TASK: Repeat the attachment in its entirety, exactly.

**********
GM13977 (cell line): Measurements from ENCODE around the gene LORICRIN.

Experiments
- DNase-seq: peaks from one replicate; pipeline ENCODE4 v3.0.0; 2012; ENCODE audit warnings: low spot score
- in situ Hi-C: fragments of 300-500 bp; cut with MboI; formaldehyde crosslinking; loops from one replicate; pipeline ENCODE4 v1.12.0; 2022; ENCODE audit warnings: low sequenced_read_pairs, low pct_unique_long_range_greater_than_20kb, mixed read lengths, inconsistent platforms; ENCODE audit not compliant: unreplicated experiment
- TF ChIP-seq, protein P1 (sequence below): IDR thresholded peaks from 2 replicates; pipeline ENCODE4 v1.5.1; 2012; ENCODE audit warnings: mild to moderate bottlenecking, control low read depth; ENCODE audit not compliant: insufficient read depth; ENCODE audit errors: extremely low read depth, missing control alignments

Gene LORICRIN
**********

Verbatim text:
GM13977 (cell line): Measurements from ENCODE around the gene LORICRIN.

Experiments
- DNase-seq: peaks from one replicate; pipeline ENCODE4 v3.0.0; 2012; ENCODE audit warnings: low spot score
- in situ Hi-C: fragments of 300-500 bp; cut with MboI; formaldehyde crosslinking; loops from one replicate; pipeline ENCODE4 v1.12.0; 2022; ENCODE audit warnings: low sequenced_read_pairs, low pct_unique_long_range_greater_than_20kb, mixed read lengths, inconsistent platforms; ENCODE audit not compliant: unreplicated experiment
- TF ChIP-seq, protein P1 (sequence below): IDR thresholded peaks from 2 replicates; pipeline ENCODE4 v1.5.1; 2012; ENCODE audit warnings: mild to moderate bottlenecking, control low read depth; ENCODE audit not compliant: insufficient read depth; ENCODE audit errors: extremely low read depth, missing control alignments

Gene LORICRIN